Because input can be mediated through a variety of input sources — touchscreens, motion-sensing controllers, grip pads, voice commands, and many other mechanisms — WebXR has no opinion about the types of input your application supports, beyond intelligent defaults. But because of the colossal surface area exposed by all input sources, especially in Babylon.js, it would take another full article in its own right to capture and respond to all manner of eye movements, joystick motions, gamepad moves, haptic glove squeezes, keyboard and mouse inputs, and other forms of input still over the horizon.

Debugging, Extending, And Bundling Babylon.js

Once you’ve completed the implementation of your WebXR application, it’s time to debug and test your code, extend it as desired for other rendering mechanisms and game physics engines, and to bundle it as a production-ready file. For a variety of use cases, Babylon.js has a rich ecosystem of debugging tools, rendering mechanisms, and even physics engines (and the ability to integrate your own) for realistic interactions between objects.

Debugging Babylon.js With The Inspector

Beyond the browser plugins available for WebXR emulation, Babylon.js also makes available an inspector for debugging (built in React). Unlike tools like Jest, because Babylon.js lacks an official command-line interface (CLI), debugging takes place directly in the code. To add the inspector to our Babylon.js application, we can add an additional external script to the embedded scripts in our <head>:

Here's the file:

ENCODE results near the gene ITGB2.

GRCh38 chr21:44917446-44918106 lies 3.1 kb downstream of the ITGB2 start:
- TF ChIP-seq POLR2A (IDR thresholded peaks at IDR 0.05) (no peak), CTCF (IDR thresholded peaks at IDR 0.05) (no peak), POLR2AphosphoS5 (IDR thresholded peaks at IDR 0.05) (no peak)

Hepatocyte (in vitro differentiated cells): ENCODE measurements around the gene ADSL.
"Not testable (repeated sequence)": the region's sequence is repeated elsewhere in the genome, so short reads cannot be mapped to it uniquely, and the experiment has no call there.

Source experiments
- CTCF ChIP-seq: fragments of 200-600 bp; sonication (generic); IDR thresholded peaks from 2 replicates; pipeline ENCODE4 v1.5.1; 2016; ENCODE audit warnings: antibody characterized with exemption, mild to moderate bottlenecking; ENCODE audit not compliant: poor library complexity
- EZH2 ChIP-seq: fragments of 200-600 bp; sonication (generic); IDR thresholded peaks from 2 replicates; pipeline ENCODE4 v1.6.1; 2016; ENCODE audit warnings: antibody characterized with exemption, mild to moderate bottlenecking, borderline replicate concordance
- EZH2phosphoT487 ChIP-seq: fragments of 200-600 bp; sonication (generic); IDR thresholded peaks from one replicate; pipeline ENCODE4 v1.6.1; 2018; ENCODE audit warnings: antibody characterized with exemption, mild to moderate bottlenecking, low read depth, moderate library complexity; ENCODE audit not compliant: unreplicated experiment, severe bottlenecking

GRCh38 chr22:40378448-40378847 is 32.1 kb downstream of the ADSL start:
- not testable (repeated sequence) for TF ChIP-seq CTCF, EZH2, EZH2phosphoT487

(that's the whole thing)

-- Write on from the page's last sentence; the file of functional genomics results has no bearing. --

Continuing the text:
<!-- Embed Babylon inspector for debugging. -->
<script src=""></script>

Then, just before we finish creating our scene, let’s indicate to Babylon.js that we want to render the scene in debug mode by adding the line just before our return statement:

// Initialize XR experience with default experience helper.
const xrHelper = await scene.createDefaultXRExperienceAsync();
if (!xrHelper.baseExperience) {
  // XR support is unavailable.
  console.log('WebXR support is unavailable');
} else {
  // XR support is available; proceed.;
  return scene;

The next time you load your Babylon.js application in a browser, you’ll see a “Scene Explorer” to navigate rendered objects and an “Inspector” to view and adjust properties of all entities Babylon.js is aware of. The screenshot below shows how our application now looks with debug mode enabled, and branch debugging-1 reflects this state in the tutorial code.

A screenshot showing Babylon.js’s debug mode in the browser, with the Babylon.js inspector enabled.
Babylon.js’s debug mode in the browser, with the Babylon.js inspector enabled. (Large preview)

The Babylon.js documentation offers both comprehensive information about loading and using the inspector and a series of videos about inspection and debugging.